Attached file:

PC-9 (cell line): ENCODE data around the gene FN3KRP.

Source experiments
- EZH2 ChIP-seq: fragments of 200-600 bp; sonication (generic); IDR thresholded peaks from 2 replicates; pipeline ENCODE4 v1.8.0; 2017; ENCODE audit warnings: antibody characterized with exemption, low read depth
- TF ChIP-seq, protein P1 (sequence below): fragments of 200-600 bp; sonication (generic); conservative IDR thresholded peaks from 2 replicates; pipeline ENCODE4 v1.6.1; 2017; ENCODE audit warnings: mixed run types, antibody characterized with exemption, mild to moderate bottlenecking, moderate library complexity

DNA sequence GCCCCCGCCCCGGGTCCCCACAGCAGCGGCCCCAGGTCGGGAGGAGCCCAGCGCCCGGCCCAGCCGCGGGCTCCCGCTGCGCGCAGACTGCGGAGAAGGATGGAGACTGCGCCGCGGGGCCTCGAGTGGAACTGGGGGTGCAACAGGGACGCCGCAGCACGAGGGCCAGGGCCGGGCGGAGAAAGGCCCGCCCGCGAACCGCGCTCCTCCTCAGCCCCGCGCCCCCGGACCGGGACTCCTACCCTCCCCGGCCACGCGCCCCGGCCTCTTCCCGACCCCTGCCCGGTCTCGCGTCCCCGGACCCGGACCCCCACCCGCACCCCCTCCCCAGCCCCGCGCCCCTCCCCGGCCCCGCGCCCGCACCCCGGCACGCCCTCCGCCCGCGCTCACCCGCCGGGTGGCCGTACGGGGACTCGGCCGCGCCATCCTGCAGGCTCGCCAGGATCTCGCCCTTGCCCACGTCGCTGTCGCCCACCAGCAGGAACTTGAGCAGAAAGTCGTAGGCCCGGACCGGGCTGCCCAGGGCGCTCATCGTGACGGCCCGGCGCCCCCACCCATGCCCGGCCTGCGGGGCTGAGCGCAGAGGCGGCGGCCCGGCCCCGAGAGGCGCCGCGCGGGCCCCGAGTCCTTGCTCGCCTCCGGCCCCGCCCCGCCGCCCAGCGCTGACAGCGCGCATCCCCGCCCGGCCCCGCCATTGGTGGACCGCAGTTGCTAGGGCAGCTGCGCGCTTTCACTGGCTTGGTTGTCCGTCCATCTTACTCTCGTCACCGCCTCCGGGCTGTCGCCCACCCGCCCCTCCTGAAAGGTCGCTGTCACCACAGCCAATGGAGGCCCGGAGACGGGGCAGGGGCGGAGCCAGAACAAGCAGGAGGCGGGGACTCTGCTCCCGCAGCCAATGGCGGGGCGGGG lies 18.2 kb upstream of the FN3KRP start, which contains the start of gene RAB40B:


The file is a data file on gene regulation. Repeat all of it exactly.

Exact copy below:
PC-9 (cell line): ENCODE data around the gene FN3KRP.

Source experiments
- EZH2 ChIP-seq: fragments of 200-600 bp; sonication (generic); IDR thresholded peaks from 2 replicates; pipeline ENCODE4 v1.8.0; 2017; ENCODE audit warnings: antibody characterized with exemption, low read depth
- TF ChIP-seq, protein P1 (sequence below): fragments of 200-600 bp; sonication (generic); conservative IDR thresholded peaks from 2 replicates; pipeline ENCODE4 v1.6.1; 2017; ENCODE audit warnings: mixed run types, antibody characterized with exemption, mild to moderate bottlenecking, moderate library complexity

DNA sequence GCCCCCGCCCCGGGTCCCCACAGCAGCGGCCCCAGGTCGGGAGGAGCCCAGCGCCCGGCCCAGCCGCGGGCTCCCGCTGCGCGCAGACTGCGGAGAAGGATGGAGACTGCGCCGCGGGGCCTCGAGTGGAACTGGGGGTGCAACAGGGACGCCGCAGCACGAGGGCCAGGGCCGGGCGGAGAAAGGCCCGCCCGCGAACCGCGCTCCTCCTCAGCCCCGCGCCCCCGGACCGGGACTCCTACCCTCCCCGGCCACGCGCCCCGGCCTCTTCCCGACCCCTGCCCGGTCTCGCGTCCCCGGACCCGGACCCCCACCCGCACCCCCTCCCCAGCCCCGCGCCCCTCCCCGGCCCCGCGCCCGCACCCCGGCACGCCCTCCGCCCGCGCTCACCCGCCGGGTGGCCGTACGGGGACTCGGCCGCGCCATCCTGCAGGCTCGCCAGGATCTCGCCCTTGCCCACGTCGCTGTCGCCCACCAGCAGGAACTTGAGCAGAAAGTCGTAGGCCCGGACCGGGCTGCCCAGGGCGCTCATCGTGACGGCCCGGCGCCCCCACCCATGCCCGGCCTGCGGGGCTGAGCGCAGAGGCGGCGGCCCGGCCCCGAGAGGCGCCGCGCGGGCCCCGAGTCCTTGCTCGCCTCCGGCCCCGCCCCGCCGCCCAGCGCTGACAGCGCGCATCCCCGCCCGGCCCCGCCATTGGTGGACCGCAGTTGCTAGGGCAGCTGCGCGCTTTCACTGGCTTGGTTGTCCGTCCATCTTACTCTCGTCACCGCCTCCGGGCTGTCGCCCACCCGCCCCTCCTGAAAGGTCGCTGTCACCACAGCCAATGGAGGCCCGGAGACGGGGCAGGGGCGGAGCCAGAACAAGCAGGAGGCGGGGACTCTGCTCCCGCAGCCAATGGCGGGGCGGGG lies 18.2 kb upstream of the FN3KRP start, which contains the start of gene RAB40B: